The West in Tehran-Moscow Relations
Date of publication : March 3, 2018 03:02 am
Russian Foreign Minister Sergei Lavrov (C), his Turkish counterpart Mevlut Cavusoglu (R) and Iran's Foreign Minister Mohammad Javad Zarif (L) attend a meeting in Moscow on December 20, 2016
Russia and Iran have been neighbors for over three centuries. Since the beginning of this “neighborly” relationship, Iran has been the smaller and weaker partner in terms of size, military capability, and international stature. This relationship has always been affected by Moscow’s rivalry with Western powers. Throughout the 19th century when the Great Game continued between Britain and Russia, Iran was the scene of intense rivalry between the two powers. During the Cold War, Iran was in the Western camp and its relations with the Soviet Union were dictated by the East-West rivalry.
As a staunch ally of the United States, Tehran provided listening posts on the Soviet border, and joined the Baghdad Pact and later CENTOs with other pro-Western neighbors in containing the Soviet Union. After the historic meeting between Khrushchev and Kennedy in the early 1960s, Iran was the first country where Détente was put to the test.
Iran entered into a number of technical and economic agreements with the Soviet Union. The highlight of this cooperation was the deal that led to the construction of the first steel mill in Isfahan by the Soviets and the construction of a pipeline that provided the Soviet Union with Iranian gas. Interestingly, none of the Western Industrial powers would build such a strategic industry in Iran. In the end, it was the Soviet Union that undertook the project.
The Islamic Revolution of 1979 promptly exited Iran from the Western camp. With Iraq’s invasion of Iran, the American hostage crisis that occurred shortly after the Revolution and the sanctions placed on Iran by the United States and its allies, Iran found itself isolated. Once again, the presence of a third power directly affected Tehran’s relation with and its policy towards Moscow.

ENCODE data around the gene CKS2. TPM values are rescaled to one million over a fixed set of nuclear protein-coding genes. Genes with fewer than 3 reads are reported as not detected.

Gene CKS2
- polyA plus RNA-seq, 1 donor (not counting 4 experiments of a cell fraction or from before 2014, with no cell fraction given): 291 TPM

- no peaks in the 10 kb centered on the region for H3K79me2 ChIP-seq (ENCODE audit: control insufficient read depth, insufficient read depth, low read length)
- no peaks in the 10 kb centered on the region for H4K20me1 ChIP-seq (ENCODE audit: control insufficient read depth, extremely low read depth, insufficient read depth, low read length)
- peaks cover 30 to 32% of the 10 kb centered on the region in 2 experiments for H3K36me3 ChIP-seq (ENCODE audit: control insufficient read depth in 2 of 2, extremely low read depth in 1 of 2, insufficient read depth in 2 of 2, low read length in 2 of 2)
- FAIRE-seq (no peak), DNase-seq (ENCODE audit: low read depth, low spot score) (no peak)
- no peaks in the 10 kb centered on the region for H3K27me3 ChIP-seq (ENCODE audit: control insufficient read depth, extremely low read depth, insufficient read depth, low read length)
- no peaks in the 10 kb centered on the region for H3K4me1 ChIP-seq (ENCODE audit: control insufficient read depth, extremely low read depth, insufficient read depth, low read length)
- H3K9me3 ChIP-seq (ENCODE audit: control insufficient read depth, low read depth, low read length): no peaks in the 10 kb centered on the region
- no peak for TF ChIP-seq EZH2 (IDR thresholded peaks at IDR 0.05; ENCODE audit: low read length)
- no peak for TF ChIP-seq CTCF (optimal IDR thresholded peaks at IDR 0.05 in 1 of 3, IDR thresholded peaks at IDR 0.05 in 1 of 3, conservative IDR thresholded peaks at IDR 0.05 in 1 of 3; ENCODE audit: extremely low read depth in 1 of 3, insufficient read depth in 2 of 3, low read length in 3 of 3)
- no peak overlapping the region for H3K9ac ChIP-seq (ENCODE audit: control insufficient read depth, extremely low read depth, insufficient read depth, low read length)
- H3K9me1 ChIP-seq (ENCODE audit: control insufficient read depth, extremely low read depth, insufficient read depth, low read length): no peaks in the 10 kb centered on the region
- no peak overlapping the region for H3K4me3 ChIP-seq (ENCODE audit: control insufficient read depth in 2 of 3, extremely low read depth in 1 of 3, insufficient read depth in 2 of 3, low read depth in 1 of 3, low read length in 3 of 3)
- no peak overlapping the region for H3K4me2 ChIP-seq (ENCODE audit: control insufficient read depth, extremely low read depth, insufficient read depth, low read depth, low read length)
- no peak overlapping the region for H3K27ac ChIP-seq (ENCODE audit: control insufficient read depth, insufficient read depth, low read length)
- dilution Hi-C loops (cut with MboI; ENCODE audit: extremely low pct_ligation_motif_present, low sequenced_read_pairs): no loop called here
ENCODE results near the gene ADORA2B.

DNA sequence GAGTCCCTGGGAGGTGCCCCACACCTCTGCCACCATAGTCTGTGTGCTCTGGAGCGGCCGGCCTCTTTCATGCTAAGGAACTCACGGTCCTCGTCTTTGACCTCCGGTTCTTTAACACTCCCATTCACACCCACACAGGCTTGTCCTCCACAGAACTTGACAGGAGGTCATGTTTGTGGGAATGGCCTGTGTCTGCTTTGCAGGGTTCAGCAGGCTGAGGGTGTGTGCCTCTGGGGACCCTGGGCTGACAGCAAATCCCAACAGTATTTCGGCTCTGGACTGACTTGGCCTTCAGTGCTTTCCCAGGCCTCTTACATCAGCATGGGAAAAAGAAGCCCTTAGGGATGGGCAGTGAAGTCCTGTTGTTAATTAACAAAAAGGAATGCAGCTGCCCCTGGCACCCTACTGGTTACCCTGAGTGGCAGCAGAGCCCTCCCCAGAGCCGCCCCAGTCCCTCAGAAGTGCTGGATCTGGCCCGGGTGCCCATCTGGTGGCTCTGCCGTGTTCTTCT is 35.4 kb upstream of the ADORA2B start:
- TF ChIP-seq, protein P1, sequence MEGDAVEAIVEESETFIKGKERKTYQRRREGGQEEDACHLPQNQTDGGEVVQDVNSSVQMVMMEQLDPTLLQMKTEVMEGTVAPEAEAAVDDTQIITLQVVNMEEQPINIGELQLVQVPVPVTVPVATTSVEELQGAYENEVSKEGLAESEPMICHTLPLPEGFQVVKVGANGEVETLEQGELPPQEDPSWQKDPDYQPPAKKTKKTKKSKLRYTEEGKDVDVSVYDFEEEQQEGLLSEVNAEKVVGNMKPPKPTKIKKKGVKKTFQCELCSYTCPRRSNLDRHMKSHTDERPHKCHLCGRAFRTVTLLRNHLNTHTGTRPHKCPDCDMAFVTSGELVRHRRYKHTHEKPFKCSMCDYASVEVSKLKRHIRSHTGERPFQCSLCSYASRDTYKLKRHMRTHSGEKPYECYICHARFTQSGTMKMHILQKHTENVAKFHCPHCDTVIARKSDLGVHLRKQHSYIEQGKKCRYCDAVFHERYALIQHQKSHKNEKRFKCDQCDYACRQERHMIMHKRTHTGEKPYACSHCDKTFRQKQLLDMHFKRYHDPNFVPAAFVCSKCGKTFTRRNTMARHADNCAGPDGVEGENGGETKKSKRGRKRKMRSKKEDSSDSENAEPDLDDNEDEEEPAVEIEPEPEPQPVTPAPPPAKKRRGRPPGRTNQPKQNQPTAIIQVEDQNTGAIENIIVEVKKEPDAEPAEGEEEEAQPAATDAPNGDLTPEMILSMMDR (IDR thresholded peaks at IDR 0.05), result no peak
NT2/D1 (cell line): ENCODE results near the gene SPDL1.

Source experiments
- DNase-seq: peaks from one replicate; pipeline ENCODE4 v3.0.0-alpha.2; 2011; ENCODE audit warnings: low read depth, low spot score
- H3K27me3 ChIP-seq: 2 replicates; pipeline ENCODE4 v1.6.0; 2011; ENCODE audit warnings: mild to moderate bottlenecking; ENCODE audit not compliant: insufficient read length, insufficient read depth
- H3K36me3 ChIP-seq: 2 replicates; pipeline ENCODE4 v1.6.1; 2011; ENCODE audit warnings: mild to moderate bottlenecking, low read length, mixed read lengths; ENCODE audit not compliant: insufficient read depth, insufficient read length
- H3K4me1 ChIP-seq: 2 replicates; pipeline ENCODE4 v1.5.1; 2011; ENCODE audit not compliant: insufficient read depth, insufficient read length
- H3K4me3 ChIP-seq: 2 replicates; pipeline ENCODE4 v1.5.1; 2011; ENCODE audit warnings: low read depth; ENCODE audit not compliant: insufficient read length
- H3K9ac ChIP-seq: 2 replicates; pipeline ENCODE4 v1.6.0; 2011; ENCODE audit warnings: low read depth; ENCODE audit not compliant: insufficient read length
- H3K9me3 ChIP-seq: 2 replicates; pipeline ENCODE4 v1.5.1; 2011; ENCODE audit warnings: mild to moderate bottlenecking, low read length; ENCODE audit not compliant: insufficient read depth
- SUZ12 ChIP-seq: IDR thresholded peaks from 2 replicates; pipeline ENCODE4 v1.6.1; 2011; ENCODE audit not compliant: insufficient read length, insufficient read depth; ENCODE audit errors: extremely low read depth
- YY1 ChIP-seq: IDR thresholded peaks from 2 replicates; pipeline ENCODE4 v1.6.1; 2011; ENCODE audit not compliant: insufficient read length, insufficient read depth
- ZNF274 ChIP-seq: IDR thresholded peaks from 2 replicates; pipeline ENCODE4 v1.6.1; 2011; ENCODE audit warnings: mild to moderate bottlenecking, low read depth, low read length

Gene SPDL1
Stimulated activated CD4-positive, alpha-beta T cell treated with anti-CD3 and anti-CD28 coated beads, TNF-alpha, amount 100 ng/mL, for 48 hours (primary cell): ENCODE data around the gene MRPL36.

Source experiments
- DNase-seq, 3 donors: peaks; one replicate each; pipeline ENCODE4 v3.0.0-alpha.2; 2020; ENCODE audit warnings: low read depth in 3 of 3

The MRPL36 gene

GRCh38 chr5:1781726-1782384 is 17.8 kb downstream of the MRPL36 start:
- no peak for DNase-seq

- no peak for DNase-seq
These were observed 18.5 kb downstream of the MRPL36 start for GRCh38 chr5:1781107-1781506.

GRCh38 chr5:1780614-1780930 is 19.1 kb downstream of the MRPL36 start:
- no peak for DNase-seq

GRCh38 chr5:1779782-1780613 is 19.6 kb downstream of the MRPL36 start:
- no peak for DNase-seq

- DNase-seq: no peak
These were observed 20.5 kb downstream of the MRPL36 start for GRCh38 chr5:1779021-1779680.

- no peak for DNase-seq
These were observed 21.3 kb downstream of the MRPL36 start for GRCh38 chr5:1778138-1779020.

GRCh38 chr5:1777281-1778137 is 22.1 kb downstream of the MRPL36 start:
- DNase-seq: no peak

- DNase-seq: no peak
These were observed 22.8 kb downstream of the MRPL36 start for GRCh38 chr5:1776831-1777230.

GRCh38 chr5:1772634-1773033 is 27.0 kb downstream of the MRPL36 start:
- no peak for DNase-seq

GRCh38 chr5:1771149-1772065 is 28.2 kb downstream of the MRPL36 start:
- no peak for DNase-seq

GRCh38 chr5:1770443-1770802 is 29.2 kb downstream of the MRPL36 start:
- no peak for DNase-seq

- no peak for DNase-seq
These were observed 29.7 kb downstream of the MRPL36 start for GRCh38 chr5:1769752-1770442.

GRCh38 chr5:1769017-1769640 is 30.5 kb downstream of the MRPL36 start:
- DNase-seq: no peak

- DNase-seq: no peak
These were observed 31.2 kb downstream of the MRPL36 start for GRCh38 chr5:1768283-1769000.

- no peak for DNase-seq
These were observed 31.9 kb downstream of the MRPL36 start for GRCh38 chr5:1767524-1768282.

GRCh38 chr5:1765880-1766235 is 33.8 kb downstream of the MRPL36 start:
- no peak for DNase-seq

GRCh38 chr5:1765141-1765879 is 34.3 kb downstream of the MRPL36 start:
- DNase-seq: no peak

Because of Iran’s increasing isolation on the international scene, Tehran gradually tilted towards and looked to Moscow as an ally against the United States. As late as the 1990s and 2000s, some influential figures in the Iranian government, with a Cold War mentality, advocated forging a strategic alliance with Russia and India against the West. A very important aspect of this policy has been the recognition that Russia’s influence and interests in the region cannot be ignored. This, it seems, has meant avoiding actions and comments that may annoy Moscow.
Tehran’s position on the Bosnian tragedy and Chechnya is an indication. There is a prevalent view in Iran that for most of this long relationship, Moscow has looked to Tehran as a means of gaining concessions from the West. Following the Islamic Revolution, when Iran’s former allies in the West refused to honor their commitment in building a nuclear energy plant in Iran, Moscow was quick to jump at the opportunity to build it for Tehran. In the final stages of the project, Moscow dragged its feet in completing it, sighting technical and financial reasons. Once again, it seems, Iran was used as a bargaining chip by Moscow to draw concessions from the West.
© Institute for Regional Studies (IRS)
Farhad Atai, an associate professor at the University of Tehran, is the senior fellow at IRAS
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